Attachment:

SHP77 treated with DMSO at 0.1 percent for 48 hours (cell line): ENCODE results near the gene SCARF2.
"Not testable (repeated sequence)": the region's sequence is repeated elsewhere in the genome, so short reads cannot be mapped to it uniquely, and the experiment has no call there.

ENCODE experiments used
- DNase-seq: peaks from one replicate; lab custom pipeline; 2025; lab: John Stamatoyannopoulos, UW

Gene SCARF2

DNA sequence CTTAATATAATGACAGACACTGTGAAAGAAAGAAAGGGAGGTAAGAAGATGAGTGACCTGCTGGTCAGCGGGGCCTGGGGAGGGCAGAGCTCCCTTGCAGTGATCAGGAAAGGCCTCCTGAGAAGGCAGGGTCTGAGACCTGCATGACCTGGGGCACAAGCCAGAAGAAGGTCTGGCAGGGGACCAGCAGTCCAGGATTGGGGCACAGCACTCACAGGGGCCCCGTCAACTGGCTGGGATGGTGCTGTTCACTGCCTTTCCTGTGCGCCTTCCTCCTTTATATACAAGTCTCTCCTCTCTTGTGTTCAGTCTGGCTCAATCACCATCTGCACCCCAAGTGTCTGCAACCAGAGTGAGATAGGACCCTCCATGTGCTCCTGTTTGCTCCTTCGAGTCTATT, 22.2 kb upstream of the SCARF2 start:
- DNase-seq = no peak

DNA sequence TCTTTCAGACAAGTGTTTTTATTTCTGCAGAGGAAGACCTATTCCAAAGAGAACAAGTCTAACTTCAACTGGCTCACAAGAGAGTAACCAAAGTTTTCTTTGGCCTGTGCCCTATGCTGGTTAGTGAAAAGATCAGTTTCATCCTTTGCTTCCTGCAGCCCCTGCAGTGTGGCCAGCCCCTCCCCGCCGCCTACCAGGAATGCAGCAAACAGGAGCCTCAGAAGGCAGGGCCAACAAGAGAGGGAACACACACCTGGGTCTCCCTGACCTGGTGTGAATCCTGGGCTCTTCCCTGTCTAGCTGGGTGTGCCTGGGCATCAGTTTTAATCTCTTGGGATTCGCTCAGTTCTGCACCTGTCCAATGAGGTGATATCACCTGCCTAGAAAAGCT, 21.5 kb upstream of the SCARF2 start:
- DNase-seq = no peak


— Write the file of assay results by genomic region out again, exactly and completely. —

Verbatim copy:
SHP77 treated with DMSO at 0.1 percent for 48 hours (cell line): ENCODE results near the gene SCARF2.
"Not testable (repeated sequence)": the region's sequence is repeated elsewhere in the genome, so short reads cannot be mapped to it uniquely, and the experiment has no call there.

ENCODE experiments used
- DNase-seq: peaks from one replicate; lab custom pipeline; 2025; lab: John Stamatoyannopoulos, UW

Gene SCARF2

DNA sequence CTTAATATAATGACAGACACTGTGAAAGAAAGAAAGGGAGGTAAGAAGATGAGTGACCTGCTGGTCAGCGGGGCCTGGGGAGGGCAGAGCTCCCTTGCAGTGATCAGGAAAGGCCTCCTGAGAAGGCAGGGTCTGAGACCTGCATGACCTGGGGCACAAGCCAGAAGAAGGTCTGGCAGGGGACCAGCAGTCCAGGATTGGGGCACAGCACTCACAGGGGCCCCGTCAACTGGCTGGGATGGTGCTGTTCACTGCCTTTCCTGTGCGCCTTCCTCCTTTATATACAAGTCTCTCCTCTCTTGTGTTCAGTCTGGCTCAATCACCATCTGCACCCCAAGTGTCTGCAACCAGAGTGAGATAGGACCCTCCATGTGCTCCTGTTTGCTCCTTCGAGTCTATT, 22.2 kb upstream of the SCARF2 start:
- DNase-seq = no peak

DNA sequence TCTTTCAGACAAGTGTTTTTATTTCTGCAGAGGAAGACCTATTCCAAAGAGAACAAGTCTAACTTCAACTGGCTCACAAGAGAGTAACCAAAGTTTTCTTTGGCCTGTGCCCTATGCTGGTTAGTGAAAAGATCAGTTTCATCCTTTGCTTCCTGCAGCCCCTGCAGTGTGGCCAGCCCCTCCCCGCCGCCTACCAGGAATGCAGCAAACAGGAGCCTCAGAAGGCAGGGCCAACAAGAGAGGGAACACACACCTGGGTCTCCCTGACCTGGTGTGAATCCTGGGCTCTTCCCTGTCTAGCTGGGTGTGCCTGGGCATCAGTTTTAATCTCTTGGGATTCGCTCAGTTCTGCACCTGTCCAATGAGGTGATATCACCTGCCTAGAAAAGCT, 21.5 kb upstream of the SCARF2 start:
- DNase-seq = no peak